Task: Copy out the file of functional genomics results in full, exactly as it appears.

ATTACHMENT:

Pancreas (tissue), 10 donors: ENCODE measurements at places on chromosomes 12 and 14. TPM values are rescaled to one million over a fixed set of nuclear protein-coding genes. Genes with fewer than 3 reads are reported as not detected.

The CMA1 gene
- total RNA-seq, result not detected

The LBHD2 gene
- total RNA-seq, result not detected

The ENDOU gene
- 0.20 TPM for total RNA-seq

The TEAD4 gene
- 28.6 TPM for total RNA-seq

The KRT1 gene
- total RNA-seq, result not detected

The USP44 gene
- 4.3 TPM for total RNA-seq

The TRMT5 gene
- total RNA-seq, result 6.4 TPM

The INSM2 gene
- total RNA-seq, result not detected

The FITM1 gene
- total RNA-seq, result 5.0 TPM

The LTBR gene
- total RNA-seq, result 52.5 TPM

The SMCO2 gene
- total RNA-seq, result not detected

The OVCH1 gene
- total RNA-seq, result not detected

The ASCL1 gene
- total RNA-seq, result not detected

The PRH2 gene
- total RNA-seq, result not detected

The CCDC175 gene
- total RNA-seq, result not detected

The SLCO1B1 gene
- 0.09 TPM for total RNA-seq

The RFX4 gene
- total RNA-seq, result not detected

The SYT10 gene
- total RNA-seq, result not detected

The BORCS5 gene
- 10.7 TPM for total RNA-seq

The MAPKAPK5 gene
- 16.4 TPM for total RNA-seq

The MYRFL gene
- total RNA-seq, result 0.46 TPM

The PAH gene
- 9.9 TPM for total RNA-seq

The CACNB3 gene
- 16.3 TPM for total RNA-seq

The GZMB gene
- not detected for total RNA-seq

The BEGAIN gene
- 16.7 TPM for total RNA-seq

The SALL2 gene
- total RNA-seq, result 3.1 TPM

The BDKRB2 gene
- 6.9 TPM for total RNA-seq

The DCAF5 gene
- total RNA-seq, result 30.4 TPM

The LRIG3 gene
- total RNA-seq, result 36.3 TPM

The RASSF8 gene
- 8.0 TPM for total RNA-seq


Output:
Pancreas (tissue), 10 donors: ENCODE measurements at places on chromosomes 12 and 14. TPM values are rescaled to one million over a fixed set of nuclear protein-coding genes. Genes with fewer than 3 reads are reported as not detected.

The CMA1 gene
- total RNA-seq, result not detected

The LBHD2 gene
- total RNA-seq, result not detected

The ENDOU gene
- 0.20 TPM for total RNA-seq

The TEAD4 gene
- 28.6 TPM for total RNA-seq

The KRT1 gene
- total RNA-seq, result not detected

The USP44 gene
- 4.3 TPM for total RNA-seq

The TRMT5 gene
- total RNA-seq, result 6.4 TPM

The INSM2 gene
- total RNA-seq, result not detected

The FITM1 gene
- total RNA-seq, result 5.0 TPM

The LTBR gene
- total RNA-seq, result 52.5 TPM

The SMCO2 gene
- total RNA-seq, result not detected

The OVCH1 gene
- total RNA-seq, result not detected

The ASCL1 gene
- total RNA-seq, result not detected

The PRH2 gene
- total RNA-seq, result not detected

The CCDC175 gene
- total RNA-seq, result not detected

The SLCO1B1 gene
- 0.09 TPM for total RNA-seq

The RFX4 gene
- total RNA-seq, result not detected

The SYT10 gene
- total RNA-seq, result not detected

The BORCS5 gene
- 10.7 TPM for total RNA-seq

The MAPKAPK5 gene
- 16.4 TPM for total RNA-seq

The MYRFL gene
- total RNA-seq, result 0.46 TPM

The PAH gene
- 9.9 TPM for total RNA-seq

The CACNB3 gene
- 16.3 TPM for total RNA-seq

The GZMB gene
- not detected for total RNA-seq

The BEGAIN gene
- 16.7 TPM for total RNA-seq

The SALL2 gene
- total RNA-seq, result 3.1 TPM

The BDKRB2 gene
- 6.9 TPM for total RNA-seq

The DCAF5 gene
- total RNA-seq, result 30.4 TPM

The LRIG3 gene
- total RNA-seq, result 36.3 TPM

The RASSF8 gene
- 8.0 TPM for total RNA-seq